Amping up: Armadillo Music to sell beer, install turntables

Amping up: Armadillo Music to sell beer, install turntables

Photo Credits: JUSTIN HAN / AGGIE

Local music store approved for alcohol license

Downtown record store Armadillo Music is looking to introduce beer to its wide array of novelties including vinyl, CDs, DVDs and music-related merchandise.

Owner Joshua Chapman applied for a Type 40 License, allowing specifically the sale of beer for consumption on site. On April 10, City of Davis’ Planning Commission unanimously approved the Public Convenience and Necessity Determination for Armadillo Music.

Chapman has plans to build a nine-foot-long bar in the store, complete with six beer taps –– four of which will feature local breweries and two that will be rotated through. Alongside the taps, the owners hope to provide non-alcoholic drinks such as sodas, waters and juices, as well as snack options. The presence of alcohol on site will not prohibit underage customers from entering the store due to this particular type of license.

“One of our goals from the very beginning, back in 1996, was to bring music and the community together, and we definitely embraced the college students as part of our community,” Chapman said. “The good thing about the Type 40 beer license is that it doesn’t exclude anybody. It doesn’t matter how old the person is, they can still come into the store and shop and buy music. We’re trying to include all the demographics across the board.”

Back in 2014, Armadillo Music moved into its current location at 207 F St. for the larger space and ability to build a small stage to host local bands, touring artists or even first-time performers. Davis and East Bay-based band Busy Lighthouse has performed multiple times at the downtown music hub. Jesús Rico, a fourth-year mechanical engineering major and lead vocalist and guitarist of the band, expressed how the Armadillo Music stage serves as a platform for growing artists to find a larger fanbase and how beer would add to the experience of performing.

“Of course I’m speaking for the people I know, but [most people] just drink for the atmosphere,” Rico said. “They’re not drinking to cause a ruckus or be obnoxious. It’s about trusting your community.”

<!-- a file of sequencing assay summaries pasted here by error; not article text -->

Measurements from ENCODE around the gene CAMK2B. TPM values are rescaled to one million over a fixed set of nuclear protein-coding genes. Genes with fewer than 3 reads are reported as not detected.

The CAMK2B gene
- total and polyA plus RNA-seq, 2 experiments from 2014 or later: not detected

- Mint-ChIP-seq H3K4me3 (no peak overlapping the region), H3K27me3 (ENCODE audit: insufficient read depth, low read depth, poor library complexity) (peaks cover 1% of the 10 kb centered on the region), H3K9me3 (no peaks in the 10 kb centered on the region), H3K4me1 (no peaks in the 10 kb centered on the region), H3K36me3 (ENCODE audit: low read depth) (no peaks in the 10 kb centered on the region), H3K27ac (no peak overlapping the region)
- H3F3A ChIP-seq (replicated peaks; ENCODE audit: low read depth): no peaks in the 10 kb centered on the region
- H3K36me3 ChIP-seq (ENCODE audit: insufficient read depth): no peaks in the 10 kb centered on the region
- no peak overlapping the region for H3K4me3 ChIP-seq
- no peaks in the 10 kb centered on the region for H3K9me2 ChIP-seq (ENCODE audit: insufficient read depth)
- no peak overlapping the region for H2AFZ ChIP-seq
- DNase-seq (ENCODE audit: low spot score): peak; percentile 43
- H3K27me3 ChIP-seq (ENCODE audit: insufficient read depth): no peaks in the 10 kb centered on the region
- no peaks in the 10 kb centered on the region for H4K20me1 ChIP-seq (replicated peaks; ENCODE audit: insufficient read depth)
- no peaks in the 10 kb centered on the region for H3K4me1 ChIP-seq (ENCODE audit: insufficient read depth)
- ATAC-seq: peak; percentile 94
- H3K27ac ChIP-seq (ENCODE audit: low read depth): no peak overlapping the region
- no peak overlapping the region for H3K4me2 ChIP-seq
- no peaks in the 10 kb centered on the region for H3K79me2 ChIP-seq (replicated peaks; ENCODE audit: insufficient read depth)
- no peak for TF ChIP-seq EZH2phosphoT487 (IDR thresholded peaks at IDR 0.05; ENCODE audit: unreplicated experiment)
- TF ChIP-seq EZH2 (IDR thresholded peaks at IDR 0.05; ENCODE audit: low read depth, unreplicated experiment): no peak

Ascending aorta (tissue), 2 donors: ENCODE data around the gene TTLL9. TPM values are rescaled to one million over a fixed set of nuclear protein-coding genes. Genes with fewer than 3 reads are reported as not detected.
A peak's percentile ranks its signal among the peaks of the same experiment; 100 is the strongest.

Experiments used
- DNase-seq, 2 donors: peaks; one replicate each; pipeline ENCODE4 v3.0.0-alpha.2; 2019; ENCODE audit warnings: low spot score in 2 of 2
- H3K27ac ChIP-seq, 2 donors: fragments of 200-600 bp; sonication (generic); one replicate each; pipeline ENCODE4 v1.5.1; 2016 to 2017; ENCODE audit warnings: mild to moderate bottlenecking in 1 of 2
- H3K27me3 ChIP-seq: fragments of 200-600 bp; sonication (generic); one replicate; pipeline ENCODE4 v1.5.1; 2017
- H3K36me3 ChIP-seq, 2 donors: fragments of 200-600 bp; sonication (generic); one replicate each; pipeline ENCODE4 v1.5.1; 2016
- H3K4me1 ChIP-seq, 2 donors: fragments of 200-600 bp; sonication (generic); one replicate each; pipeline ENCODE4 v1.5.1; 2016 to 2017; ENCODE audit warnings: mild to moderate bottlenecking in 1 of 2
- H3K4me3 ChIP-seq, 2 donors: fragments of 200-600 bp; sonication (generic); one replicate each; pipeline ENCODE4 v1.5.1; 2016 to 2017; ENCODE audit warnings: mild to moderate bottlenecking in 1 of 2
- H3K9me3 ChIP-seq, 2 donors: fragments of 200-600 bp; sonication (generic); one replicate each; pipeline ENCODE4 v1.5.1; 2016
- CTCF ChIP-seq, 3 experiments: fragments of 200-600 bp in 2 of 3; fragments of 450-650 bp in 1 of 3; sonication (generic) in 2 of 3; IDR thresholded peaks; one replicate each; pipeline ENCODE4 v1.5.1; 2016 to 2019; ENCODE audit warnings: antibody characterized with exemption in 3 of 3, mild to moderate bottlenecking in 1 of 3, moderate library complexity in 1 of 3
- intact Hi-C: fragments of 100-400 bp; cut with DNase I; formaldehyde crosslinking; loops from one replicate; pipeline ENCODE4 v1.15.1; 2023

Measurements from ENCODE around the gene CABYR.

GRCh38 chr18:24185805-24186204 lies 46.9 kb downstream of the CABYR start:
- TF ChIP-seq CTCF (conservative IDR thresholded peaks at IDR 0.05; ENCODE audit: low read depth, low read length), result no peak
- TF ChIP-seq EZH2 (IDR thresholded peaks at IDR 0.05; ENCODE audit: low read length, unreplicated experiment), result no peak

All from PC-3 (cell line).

The inspiration to pair live music with locally-brewed beers came from Chapman’s experiences at different record stores across the country. In addition to the bar, four listening stations will be set up for customers to sample music.

“We’ll have listening stations along the windows with turntables,” Chapman said. “People can sit down, grab a record, listen to music on headphones and have a beer. It’s just a way to have people come in and spend more time in here, interact and engage with a medium of music maybe they’re not used to.”

Aside from performing gigs, Josh Zucker, the Busy Lighthouse drummer and a third-year atmospheric sciences major, would find more incentive to visit the store if listening stations are available.

“I’ll just look at the records, but I don’t buy them because I don’t have a record player at home,” Zucker said, noting that the in-store turntables “would be great.”

The store’s application necessitated action from local jurisdiction to host a public hearing meeting due to the nature of the license, the high concentration of existing alcohol licenses and high level of crime in the downtown area.

“This request for Armadillo Music is a little bit novel because it’s for a music store,” said Tom Callinan, the City of Davis planning technician. “It is supportable because they have limited amount of square footage, and it’s going to remain in the store, which primarily sells music.”

Callinan noted that the City’s main concern was any law enforcement-related issues proposed by the police department. Consultation with the police department showed no law enforcement concerns with this particular license request.

“Eventually, if there’s something that’s going to increase crime to cause more offenses, or if there’s already existing problems with crime involving that establishment or area of town, the police are going to be the ones aware of that, and also the ones that are going to have to deal with any ramifications,” Callinan said.

Armadillo Music now awaits more approval from the building and health departments regarding its construction plans and inspections. The project is estimated to be complete before early June in time to support the Davis Music Fest in mid-June.

Written by: Renee Hoh — city@theaggie.org